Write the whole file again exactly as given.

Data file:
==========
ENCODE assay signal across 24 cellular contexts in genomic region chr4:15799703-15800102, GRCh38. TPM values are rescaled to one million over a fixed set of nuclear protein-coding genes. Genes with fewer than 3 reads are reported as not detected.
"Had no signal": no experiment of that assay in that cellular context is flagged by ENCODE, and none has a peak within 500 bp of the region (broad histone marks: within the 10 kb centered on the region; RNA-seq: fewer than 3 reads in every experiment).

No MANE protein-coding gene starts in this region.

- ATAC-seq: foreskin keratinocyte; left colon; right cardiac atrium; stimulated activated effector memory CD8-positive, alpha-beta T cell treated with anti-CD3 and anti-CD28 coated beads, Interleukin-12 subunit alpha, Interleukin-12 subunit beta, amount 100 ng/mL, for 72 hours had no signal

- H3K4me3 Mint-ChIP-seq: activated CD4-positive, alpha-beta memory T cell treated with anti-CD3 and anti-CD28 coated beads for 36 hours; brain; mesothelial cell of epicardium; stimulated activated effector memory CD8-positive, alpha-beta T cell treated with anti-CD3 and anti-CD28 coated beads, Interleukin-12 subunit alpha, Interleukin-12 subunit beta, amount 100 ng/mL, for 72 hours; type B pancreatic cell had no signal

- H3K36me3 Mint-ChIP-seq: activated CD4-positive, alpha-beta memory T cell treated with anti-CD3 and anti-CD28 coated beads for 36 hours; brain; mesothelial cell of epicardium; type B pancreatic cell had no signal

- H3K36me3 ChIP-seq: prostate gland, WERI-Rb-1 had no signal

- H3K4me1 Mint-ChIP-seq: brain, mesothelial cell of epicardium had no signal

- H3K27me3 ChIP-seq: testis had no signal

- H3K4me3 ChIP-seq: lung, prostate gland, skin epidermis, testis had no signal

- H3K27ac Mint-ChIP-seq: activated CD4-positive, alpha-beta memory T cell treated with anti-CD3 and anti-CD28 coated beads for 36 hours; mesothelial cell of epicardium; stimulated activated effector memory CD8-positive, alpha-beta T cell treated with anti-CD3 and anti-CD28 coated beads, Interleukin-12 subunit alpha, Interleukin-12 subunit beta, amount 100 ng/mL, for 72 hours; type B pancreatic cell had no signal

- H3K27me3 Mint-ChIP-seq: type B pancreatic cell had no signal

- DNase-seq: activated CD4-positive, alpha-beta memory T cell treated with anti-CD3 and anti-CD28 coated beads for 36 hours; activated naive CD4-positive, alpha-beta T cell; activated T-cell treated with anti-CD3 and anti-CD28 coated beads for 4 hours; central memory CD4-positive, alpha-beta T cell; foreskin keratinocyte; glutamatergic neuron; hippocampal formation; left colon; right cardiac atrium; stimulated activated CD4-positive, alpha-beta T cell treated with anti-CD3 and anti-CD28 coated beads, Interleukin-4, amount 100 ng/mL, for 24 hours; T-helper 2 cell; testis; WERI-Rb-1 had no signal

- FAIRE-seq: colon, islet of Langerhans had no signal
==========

ENCODE assay signal across 24 cellular contexts in genomic region chr4:15799703-15800102, GRCh38. TPM values are rescaled to one million over a fixed set of nuclear protein-coding genes. Genes with fewer than 3 reads are reported as not detected.
"Had no signal": no experiment of that assay in that cellular context is flagged by ENCODE, and none has a peak within 500 bp of the region (broad histone marks: within the 10 kb centered on the region; RNA-seq: fewer than 3 reads in every experiment).

No MANE protein-coding gene starts in this region.

- ATAC-seq: foreskin keratinocyte; left colon; right cardiac atrium; stimulated activated effector memory CD8-positive, alpha-beta T cell treated with anti-CD3 and anti-CD28 coated beads, Interleukin-12 subunit alpha, Interleukin-12 subunit beta, amount 100 ng/mL, for 72 hours had no signal

- H3K4me3 Mint-ChIP-seq: activated CD4-positive, alpha-beta memory T cell treated with anti-CD3 and anti-CD28 coated beads for 36 hours; brain; mesothelial cell of epicardium; stimulated activated effector memory CD8-positive, alpha-beta T cell treated with anti-CD3 and anti-CD28 coated beads, Interleukin-12 subunit alpha, Interleukin-12 subunit beta, amount 100 ng/mL, for 72 hours; type B pancreatic cell had no signal

- H3K36me3 Mint-ChIP-seq: activated CD4-positive, alpha-beta memory T cell treated with anti-CD3 and anti-CD28 coated beads for 36 hours; brain; mesothelial cell of epicardium; type B pancreatic cell had no signal

- H3K36me3 ChIP-seq: prostate gland, WERI-Rb-1 had no signal

- H3K4me1 Mint-ChIP-seq: brain, mesothelial cell of epicardium had no signal

- H3K27me3 ChIP-seq: testis had no signal

- H3K4me3 ChIP-seq: lung, prostate gland, skin epidermis, testis had no signal

- H3K27ac Mint-ChIP-seq: activated CD4-positive, alpha-beta memory T cell treated with anti-CD3 and anti-CD28 coated beads for 36 hours; mesothelial cell of epicardium; stimulated activated effector memory CD8-positive, alpha-beta T cell treated with anti-CD3 and anti-CD28 coated beads, Interleukin-12 subunit alpha, Interleukin-12 subunit beta, amount 100 ng/mL, for 72 hours; type B pancreatic cell had no signal

- H3K27me3 Mint-ChIP-seq: type B pancreatic cell had no signal

- DNase-seq: activated CD4-positive, alpha-beta memory T cell treated with anti-CD3 and anti-CD28 coated beads for 36 hours; activated naive CD4-positive, alpha-beta T cell; activated T-cell treated with anti-CD3 and anti-CD28 coated beads for 4 hours; central memory CD4-positive, alpha-beta T cell; foreskin keratinocyte; glutamatergic neuron; hippocampal formation; left colon; right cardiac atrium; stimulated activated CD4-positive, alpha-beta T cell treated with anti-CD3 and anti-CD28 coated beads, Interleukin-4, amount 100 ng/mL, for 24 hours; T-helper 2 cell; testis; WERI-Rb-1 had no signal

- FAIRE-seq: colon, islet of Langerhans had no signal